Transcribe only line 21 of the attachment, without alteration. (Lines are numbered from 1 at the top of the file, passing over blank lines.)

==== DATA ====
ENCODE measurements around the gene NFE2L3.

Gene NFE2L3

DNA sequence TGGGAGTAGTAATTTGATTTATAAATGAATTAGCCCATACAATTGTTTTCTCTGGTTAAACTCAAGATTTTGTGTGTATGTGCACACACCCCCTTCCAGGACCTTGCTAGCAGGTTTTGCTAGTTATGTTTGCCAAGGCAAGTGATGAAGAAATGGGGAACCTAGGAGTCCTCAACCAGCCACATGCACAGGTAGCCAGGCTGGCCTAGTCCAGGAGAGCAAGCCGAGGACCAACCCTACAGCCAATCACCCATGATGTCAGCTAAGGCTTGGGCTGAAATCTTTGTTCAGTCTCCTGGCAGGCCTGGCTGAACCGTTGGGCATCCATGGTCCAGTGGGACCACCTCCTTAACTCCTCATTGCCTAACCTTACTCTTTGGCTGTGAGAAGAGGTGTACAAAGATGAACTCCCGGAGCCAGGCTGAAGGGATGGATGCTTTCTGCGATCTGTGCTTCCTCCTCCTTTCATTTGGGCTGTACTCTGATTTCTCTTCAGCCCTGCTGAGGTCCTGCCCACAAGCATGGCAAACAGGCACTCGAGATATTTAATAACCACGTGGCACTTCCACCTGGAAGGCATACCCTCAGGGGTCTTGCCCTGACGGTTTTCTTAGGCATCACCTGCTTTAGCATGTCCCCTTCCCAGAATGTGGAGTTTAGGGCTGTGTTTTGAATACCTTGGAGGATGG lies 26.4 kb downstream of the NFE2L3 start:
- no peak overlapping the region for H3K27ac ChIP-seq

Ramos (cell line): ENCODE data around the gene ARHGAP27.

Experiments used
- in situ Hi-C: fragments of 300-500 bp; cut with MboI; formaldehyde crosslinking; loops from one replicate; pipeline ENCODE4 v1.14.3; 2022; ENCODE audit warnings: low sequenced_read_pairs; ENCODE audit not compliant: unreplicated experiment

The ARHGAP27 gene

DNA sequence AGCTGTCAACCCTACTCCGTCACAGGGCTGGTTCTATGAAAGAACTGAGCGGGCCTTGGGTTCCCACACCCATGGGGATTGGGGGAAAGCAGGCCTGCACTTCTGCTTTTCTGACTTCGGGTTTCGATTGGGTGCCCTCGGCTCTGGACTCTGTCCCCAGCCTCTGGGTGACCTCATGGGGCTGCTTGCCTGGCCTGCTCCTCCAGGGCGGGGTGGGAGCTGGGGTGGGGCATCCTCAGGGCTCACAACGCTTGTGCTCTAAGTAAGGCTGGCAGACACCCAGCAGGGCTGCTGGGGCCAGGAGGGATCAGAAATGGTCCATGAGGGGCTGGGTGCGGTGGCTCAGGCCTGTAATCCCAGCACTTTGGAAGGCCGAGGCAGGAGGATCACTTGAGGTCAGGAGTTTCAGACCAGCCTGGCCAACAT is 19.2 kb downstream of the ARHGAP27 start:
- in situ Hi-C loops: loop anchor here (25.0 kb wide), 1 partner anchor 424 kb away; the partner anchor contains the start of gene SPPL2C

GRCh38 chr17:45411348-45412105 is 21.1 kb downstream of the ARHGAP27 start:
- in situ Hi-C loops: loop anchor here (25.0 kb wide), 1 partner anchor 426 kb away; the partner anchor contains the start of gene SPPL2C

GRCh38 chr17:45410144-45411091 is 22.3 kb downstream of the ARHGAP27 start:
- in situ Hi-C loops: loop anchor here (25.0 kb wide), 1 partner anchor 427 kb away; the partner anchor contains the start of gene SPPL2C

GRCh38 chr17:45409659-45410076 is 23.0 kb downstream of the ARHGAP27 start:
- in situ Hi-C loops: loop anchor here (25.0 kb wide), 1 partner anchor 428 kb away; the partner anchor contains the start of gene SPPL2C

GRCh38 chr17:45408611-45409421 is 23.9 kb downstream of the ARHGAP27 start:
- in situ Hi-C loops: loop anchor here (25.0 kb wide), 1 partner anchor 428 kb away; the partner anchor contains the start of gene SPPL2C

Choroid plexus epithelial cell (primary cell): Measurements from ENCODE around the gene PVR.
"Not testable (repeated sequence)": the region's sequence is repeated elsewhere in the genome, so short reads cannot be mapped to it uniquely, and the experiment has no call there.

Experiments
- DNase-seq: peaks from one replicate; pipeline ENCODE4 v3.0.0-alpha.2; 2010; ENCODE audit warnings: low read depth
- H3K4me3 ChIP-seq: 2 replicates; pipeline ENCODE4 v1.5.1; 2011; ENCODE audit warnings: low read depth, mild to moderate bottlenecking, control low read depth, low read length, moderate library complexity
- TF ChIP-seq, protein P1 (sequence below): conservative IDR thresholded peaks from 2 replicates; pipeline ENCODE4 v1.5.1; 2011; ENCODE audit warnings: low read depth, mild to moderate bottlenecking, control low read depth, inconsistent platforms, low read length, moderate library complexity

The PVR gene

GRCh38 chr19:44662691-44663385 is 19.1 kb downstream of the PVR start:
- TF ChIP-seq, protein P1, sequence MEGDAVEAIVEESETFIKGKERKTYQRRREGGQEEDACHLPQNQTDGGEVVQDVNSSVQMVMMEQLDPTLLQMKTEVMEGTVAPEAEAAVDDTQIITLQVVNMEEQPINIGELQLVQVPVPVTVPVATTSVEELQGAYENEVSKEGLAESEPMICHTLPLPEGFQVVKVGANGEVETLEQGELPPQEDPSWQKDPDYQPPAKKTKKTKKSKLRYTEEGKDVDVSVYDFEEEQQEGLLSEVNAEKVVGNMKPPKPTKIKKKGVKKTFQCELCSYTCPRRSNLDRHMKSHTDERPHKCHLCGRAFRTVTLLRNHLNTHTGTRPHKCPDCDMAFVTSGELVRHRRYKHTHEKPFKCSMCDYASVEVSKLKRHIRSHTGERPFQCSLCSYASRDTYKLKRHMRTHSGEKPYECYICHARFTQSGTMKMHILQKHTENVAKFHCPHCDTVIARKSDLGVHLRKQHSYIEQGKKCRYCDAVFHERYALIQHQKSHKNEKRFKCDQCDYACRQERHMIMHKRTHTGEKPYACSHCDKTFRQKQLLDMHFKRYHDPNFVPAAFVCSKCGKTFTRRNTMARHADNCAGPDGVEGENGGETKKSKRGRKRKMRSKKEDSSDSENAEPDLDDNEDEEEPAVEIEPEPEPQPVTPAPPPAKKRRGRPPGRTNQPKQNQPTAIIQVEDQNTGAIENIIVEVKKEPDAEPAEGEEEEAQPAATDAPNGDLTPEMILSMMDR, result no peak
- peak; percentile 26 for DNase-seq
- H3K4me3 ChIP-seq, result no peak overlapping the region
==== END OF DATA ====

Experiments